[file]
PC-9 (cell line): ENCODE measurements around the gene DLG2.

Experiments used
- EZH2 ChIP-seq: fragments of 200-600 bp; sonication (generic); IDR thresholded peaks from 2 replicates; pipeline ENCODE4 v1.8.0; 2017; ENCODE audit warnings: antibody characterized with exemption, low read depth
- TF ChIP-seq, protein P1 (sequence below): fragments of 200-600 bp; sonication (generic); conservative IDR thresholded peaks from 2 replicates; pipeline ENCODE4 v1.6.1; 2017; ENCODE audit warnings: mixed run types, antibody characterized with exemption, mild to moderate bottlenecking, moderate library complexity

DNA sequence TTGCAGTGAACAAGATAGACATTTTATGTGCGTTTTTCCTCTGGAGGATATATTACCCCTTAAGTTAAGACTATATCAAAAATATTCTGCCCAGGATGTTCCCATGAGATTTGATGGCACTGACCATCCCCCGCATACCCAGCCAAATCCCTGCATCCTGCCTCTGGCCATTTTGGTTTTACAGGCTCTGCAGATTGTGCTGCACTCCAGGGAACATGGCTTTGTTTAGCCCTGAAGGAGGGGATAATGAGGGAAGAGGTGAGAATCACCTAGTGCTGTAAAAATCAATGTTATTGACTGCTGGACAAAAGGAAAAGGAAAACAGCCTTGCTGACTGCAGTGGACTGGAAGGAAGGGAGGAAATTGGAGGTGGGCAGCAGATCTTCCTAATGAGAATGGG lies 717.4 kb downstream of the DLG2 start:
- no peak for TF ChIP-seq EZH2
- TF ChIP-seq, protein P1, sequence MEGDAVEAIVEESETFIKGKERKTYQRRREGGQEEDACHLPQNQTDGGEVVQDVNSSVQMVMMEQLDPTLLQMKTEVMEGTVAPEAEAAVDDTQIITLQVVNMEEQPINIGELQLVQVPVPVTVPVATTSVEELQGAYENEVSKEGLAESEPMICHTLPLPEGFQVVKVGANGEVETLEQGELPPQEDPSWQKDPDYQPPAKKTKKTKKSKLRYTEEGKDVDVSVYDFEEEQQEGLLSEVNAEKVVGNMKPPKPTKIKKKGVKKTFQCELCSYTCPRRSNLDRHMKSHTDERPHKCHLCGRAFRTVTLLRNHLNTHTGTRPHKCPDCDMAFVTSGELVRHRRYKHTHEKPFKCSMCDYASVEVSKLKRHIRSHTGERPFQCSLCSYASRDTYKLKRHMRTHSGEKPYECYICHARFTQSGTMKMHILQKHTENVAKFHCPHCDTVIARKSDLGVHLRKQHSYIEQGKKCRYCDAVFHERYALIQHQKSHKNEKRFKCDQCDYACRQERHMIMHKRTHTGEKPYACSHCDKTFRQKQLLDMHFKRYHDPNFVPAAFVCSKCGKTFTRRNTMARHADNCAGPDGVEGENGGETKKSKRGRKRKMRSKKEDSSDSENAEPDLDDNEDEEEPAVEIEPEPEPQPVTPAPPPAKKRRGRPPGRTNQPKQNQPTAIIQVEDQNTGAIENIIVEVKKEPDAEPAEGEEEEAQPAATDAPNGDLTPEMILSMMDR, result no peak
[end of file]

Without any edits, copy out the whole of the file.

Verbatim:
PC-9 (cell line): ENCODE measurements around the gene DLG2.

Experiments used
- EZH2 ChIP-seq: fragments of 200-600 bp; sonication (generic); IDR thresholded peaks from 2 replicates; pipeline ENCODE4 v1.8.0; 2017; ENCODE audit warnings: antibody characterized with exemption, low read depth
- TF ChIP-seq, protein P1 (sequence below): fragments of 200-600 bp; sonication (generic); conservative IDR thresholded peaks from 2 replicates; pipeline ENCODE4 v1.6.1; 2017; ENCODE audit warnings: mixed run types, antibody characterized with exemption, mild to moderate bottlenecking, moderate library complexity

DNA sequence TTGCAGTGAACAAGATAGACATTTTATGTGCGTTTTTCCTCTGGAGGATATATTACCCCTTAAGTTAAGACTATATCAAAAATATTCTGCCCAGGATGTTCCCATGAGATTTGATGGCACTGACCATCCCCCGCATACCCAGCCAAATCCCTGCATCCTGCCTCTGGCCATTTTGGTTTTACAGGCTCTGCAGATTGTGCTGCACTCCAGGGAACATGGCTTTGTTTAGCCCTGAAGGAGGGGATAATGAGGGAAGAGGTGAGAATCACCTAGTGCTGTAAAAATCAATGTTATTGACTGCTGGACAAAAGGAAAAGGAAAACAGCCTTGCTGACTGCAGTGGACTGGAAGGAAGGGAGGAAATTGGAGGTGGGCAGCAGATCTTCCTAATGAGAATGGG lies 717.4 kb downstream of the DLG2 start:
- no peak for TF ChIP-seq EZH2
- TF ChIP-seq, protein P1, sequence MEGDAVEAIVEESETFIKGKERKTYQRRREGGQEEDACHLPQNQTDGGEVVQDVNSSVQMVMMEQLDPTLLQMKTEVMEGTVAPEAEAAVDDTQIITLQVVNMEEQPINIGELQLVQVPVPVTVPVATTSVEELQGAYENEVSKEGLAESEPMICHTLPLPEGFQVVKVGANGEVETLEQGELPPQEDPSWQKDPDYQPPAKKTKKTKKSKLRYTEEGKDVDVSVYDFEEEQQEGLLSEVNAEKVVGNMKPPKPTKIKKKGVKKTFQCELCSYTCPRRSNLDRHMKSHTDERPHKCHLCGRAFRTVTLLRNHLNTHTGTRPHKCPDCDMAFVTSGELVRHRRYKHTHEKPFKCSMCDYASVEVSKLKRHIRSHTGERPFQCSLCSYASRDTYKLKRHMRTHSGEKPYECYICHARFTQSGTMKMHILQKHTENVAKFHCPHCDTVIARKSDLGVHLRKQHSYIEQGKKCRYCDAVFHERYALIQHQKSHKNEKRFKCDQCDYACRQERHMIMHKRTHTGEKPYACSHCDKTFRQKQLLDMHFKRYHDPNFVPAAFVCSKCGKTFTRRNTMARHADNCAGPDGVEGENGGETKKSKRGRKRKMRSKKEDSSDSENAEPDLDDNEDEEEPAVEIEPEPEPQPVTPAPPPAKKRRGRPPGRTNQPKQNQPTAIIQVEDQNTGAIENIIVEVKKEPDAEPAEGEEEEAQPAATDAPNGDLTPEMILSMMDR, result no peak